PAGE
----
Exploring the environment of successive infectious diseases among human pathogens

In a recent study published in Plus BiologyAnd the Researchers have shown that life-history traits of pathogens help determine the age of humans when they have the highest likelihood of contracting an infectious disease.

Stady: Considering humans as a home reveals evidence of disease ecology sequences among human pathogens. Image Credit: Corona Borealis Studio / Shutterstock


Ecological succession theories predict a change of direction in the composition of society. The leading species are generated from the regional species pool based on life history traits, which can modify the specialized space in the community to accelerate the establishment of secondary successive species with different characteristics. As such, grouping of existing species facilitates the introduction/growth of some species while hindering others.

Facilitation can occur through habitat enhancement or mutual interactions, while resistance occurs through direct competition for resources or degradation of habitat suitability. Species turnover occurs when the growth of an existing species with similar life history traits declines to the point that a new group of species with different life history traits replaces it. The concept of species rotation has been successfully applied to explore and understand how an individual’s microbiome affects certain medical conditions.

The immune system and previous infections affect the habitat quality of new pathogens. The invasion and suitability of the host environment for the newly introduced pathogens is due to 1) the immune function of the individual host shaped by previous exposures to diseases and 2) the population of hosts that have suffered from various diseases but whose immune functions are affected in similar ways.

Therefore, a group of hosts acts as an assembly of individuals interacting with distinct immune memories, cumulatively forming a habitat patch. The host population’s microbiome can hinder the success of new infections by competition for resources within the host or by habitat degradation due to previous exposure to pathogens leading to cross-protection. Conversely, succession of pathogens can occur through 1) opportunistic secondary infection and 2) immune amnesia, a disturbance of previously acquired immune memory.

Study and results

In this study, the researchers hypothesized that diseases that share life history traits may most likely occur at the same demographic life stages of the hosts in a population (that is, the age of greatest prevalence). The authors identified six candidate characteristics that influence how successfully humans become infected over time.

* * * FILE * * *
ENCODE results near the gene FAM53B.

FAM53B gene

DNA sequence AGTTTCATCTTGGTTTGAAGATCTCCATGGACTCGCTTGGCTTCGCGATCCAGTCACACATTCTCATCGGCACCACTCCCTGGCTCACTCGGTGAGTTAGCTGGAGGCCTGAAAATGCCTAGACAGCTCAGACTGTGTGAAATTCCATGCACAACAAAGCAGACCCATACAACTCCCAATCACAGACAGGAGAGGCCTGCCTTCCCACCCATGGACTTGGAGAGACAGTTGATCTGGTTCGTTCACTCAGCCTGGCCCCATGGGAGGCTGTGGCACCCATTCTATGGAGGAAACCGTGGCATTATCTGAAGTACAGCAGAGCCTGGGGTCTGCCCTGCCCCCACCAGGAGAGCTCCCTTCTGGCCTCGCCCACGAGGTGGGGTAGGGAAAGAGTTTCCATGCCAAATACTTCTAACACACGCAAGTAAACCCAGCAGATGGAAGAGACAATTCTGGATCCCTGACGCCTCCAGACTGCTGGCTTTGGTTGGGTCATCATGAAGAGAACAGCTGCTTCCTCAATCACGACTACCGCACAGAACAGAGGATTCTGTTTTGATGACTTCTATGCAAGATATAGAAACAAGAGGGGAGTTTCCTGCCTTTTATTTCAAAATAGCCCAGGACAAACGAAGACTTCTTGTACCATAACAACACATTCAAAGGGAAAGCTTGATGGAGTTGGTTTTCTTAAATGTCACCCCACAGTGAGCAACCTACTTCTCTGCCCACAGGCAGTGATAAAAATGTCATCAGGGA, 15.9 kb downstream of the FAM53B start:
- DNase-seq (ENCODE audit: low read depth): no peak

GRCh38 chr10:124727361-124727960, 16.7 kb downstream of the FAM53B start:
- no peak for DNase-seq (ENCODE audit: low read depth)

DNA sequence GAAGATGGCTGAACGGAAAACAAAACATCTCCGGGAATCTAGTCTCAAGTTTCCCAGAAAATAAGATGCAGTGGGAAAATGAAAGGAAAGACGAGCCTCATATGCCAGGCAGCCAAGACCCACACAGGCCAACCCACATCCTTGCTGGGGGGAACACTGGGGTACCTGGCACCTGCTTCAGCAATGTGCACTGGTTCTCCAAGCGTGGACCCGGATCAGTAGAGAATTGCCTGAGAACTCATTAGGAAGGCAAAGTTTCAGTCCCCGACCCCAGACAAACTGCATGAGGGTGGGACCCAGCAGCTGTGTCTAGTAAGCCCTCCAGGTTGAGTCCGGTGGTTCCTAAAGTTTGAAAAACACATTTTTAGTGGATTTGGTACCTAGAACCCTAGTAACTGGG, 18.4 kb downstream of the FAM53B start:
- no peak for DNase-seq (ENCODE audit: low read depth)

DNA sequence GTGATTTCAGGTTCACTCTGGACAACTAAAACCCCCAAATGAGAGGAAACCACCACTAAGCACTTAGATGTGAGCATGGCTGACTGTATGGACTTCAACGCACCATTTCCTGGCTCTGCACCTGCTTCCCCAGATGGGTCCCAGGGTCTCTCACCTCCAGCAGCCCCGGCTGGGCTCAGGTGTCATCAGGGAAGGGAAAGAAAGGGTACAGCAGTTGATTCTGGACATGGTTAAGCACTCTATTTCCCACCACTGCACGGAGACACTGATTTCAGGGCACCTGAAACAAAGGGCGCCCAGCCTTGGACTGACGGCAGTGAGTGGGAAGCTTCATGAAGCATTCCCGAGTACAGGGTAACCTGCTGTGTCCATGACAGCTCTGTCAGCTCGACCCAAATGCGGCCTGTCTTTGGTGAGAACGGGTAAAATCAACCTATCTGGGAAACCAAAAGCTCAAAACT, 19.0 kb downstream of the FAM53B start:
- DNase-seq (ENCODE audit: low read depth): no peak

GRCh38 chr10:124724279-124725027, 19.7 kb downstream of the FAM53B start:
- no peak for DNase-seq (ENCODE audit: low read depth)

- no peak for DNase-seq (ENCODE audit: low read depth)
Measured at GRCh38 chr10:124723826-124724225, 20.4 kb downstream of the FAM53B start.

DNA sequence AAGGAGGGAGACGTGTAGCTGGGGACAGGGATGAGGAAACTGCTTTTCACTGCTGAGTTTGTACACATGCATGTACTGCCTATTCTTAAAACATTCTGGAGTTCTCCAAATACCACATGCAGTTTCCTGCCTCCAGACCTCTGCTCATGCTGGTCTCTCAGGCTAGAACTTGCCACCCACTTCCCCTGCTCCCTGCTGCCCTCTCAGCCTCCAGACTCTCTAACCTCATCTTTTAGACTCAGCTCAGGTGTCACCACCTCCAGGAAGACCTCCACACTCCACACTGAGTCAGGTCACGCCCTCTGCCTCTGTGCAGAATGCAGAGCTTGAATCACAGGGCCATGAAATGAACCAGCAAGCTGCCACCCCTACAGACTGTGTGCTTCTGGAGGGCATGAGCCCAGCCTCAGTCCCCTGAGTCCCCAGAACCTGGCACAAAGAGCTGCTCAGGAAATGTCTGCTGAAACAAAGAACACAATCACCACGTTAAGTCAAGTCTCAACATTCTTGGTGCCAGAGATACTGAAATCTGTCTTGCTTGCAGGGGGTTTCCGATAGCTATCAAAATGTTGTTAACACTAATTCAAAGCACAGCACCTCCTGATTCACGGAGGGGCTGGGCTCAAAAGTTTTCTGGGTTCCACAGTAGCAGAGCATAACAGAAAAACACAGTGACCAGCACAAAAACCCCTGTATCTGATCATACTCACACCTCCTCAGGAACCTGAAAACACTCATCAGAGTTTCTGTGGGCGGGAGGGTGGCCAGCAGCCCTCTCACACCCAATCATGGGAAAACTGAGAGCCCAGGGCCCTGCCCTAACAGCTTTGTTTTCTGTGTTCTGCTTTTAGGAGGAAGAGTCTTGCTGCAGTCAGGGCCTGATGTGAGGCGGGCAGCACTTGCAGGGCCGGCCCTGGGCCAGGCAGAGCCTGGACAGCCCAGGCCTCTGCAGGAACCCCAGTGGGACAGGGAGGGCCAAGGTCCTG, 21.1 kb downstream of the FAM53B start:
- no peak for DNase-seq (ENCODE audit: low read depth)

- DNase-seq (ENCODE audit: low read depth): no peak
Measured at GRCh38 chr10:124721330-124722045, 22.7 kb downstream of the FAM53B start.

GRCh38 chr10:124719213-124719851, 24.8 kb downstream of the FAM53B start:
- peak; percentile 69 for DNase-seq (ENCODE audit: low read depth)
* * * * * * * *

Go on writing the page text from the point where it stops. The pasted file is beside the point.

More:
The six traits were 1) the length of the incubation period, 2) the length of the contagious period, 3) the survivability of the pathogen outside its host, 4) the physical distance of disease transmission between hosts, 5) the number of times the disease is opportunistic, and 6) the mutagenic disease. The analysis of succession theory has been limited to disease burdens in developing countries.

The authors performed a literature search on Google Scholar and PubMed for etiology and each of the 30 infectious pathogens to find estimates of the six characteristics. Pathogens were explicitly selected to include epidemiological diversity in pathogen classifications and transmission mechanisms.

A qualitative succession score was presented for each pathogen to summarize the effects of these (six) traits and to test the ability to predict the mean age of the greatest prevalence of a given disease. Linear regression was performed on pairwise values ​​to test whether successive score yielded a valid association model for the age of greatest prevalence for each infectious disease.

The authors found a significant association between consecutive scores for 30 pathogens and specific demographic categories during the lifetime of greatest prevalence for each disease. Moreover, categorizing the age groups based on the successive score only was meaningful. This was consistent with the hypothesis of some successive progression in the ecology of the disease in the host human habitat.

Five of the 10 diseases with the largest regression regressions (in absolute terms) were sexually transmitted diseases (STIs). Ebola showed the largest residual; The age estimate for the greatest Ebola prevalence was driven by the small sample size and initial dynamics after onset rather than a long-term sequential pattern.

Repeated regression analysis without STDs and Ebola resulted in a much stronger association, suggesting that the concept of succession theory could inform discussions about disease ecology. Alternatively, applying the reproduction number for each pathogen as a correlation of the greatest prevalence age did not lead to a significant prediction.


In summary, the results suggest that community dynamics of infection should be viewed more broadly in discussions of human health and disease. Although the cascading result is not perfect, it did provide important insights into the era of greater diffusion. An important future step is to replicate existing analyzes in modern healthcare settings, specifically developed countries, and to investigate whether the same causative traits yield similar sequential traits.